Coming down from the platform, passengers have two options, take the recently renovated bridge towards the run-down shopping center plaza or cross the street to a modern, corporate built environment. From the metro station, the right side, while appealing to commuters and some residents, does not reflect the true culture associated with the area. Looking to the left, true D.C. culture is evident. Not only is it evident through the glimpse of 20-Foot high murals and sculptures, but also through the simple observation of the community board present when exiting towards the left side. These opportunities include: Graffiti Lessons, Piano Lessons, Farmers Markets, Biking Classes, and Financial Budget Tips.
Overall, observing the Rhode Island Metro Station, evidence concludes that it serves as a divide in the community. With one side being turned into a suburban, corporate owned landmine, the other is rich in D.C.’s artistic culture. It seems as if the Metro Stop is a stable, non-changing landmark that observes the changes this area is facing. With modern renovations of low-income apartments and new complexes being built, this area is facing a drastic period of change. So, as Metro commuters travel through the Rhode Island Metro Station and as time moves on, will the corporate takeover find its’ way to the opposite side of the tracks? And if this happens, what will happen to “From Edgewood to the Edge of the World”? Will it be covered? Removed? Forgotten? The answer to these questions are unknown for now, but they definitely serve as evidence of the divide that The Rhode Island Metro Stop has become.
Life on the Edgewood: A Digital Analysis
Immediately, upon entering the blog “Life On the Edgewood”, it is evident to be a space created for community conversation and the sharing of events. A generic, pastel blue font choice labeling “Life on the Edgewood” across the top of the blog immediately allows the visitor of the site to recognize that the blog is not purposed for aesthetic, but rather for information.
There are three tabs located at the top. The home page has community event posts available in chronological order, along with a word bank that is used for tagged posts. The word bank enlarges the words based on the amount of blog posts available for that particular tag. This is utilized for easy access to conversations and events regarding specific topics in Edgewood, additionally letting residents and visitors of the site know what is popular and being discussed.
While the website is open to anyone, it is prominently meant for residents of Edgewood. Notably, this is proven through the two additional tabs available at the top of the screen. A tab that is specific to businesses of Edgewood fails to mention businesses that are corporately owned chains. Rather than giving advertisement and information about businesses that are nationally available, this site solely gives information about businesses that are Edgewood based.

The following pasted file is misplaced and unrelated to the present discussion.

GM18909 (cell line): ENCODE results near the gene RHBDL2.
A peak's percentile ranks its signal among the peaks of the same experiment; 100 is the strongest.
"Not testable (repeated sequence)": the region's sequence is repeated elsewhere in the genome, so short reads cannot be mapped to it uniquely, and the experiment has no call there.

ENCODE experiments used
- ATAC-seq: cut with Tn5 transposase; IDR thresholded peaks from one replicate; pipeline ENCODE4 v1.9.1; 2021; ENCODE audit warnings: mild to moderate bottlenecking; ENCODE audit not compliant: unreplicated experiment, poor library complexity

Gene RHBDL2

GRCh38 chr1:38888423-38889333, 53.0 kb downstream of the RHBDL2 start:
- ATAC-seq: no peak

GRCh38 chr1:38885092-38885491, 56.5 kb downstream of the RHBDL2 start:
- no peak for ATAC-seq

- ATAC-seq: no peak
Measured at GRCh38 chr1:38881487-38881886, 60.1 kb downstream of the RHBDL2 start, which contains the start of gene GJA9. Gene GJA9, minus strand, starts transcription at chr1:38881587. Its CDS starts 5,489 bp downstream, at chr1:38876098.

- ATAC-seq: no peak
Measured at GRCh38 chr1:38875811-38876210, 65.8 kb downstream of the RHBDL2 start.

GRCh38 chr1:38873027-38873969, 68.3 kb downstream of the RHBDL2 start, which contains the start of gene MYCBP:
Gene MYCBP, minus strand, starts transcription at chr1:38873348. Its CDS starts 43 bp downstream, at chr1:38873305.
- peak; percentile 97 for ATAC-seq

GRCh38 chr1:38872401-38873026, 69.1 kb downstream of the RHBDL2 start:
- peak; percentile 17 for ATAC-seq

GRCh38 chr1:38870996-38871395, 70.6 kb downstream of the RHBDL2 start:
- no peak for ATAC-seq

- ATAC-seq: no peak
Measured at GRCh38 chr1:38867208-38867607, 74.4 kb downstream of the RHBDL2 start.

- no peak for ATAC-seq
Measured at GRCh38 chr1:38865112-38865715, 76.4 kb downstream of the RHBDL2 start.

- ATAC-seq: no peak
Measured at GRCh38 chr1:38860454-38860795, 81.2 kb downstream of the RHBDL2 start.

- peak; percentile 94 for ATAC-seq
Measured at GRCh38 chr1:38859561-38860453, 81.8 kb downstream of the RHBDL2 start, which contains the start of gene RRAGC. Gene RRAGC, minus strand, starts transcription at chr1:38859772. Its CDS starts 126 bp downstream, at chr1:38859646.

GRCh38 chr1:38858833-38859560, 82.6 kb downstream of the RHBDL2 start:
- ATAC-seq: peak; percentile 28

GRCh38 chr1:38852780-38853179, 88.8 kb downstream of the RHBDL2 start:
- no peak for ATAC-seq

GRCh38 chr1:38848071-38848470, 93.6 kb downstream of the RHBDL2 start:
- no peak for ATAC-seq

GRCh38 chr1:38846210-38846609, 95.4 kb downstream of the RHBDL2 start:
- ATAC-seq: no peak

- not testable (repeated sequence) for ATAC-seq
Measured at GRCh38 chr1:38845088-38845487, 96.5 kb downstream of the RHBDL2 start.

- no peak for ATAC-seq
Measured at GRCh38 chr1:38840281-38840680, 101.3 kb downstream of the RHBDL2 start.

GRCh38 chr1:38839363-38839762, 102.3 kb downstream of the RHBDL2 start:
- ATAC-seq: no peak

In addition to the tab with businesses, a tab labeled “ANC5E10” is misleading upon initial glance. Once clicked upon, the tab leads to an additional blog spot page that advocates politically to elect an Advisory Neighborhood Commissioner of Edgewood, Sally Hobaugh. After doing further research, I found that “Life On the Edgewood” is actually ran by Hobaugh. Hobough is on the Edgewood Civic Association Board, along with The Friends of Edgewood Recreation Center. Along with being on the board of these programs, she also is in charge of the Edgewood Monthly Cleanup, created by Hobough in 2008. (“Sally Hobaugh – Greater Greater Washington”)
After further roaming the website, I found that the blog posts date back to 2010. The archived blog posts are easily accessible through the tab located beside the word bank. With archives by year and month, this blog serves as a gold mine for information about Edgewood and its development throughout the years. From past crime stories to housing prices, this website has it all. Through the depth of the posts and genuine interest in the community Hobough has, the blog is created so that members of the Edgewood community have a reliable source of information to events as well as news involving Edgewood.
Washington, D.C., while a diverse city, does have forgotten parts. Many people visualize downtown Washington whenever they think about Washington, D.C. Rather than thinking about the artistic street culture that some of these neighborhoods have to offer, many people indulge themselves in popular city culture. Monuments, nightlife, and political dominance are all brought to mind whenever Washington, D.C. is mentioned. Things such as the Edgewood Mural, community movie nights, and bald eagle watching advertised in blog posts are not.
Ultimately, Hobough has true intentions of creating a strong community in Edgewood. Through the organized clean ups and up to date information regarding the area from past and present, true passion for Edgewood is recognizable. The blog spot is not meant to make the area seem appealing to outsiders, but rather bring residents of Edgewood together. Often, areas of town – especially in larger cities – are disconnected from each other. Large cities commonly do not have similar characteristics to small towns. It is rare to know your neighbors on a first name basis. Through the resources and posts on this blog, Hobough seems to be promoting just that in Edgewood. Not only is she promoting a strong community, but she is using her voice to better the area from what it was once known as.
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Barnard, Anne. “Beirut, Also the Site of Deadly Attacks, Feels Forgotten.” The New York Times 15 Nov. 2015. NYTimes.com. Web. 16 Nov. 2016.
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Reinink, Amy. “Edgewood Remains Affordable but Is Becoming Newly Desireable.” Washington Post 24 July 2015. Web.
Rogers, Jenny. “Edgewood: More Substance Than Style.” UrbanTurf. N.p., n.d. Web. 17 Nov. 2016.
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Zak, Dan. “A Boundary Redrawn: Edgewood Mural Is Largest Ever in Washington. August 23, 2009. Web.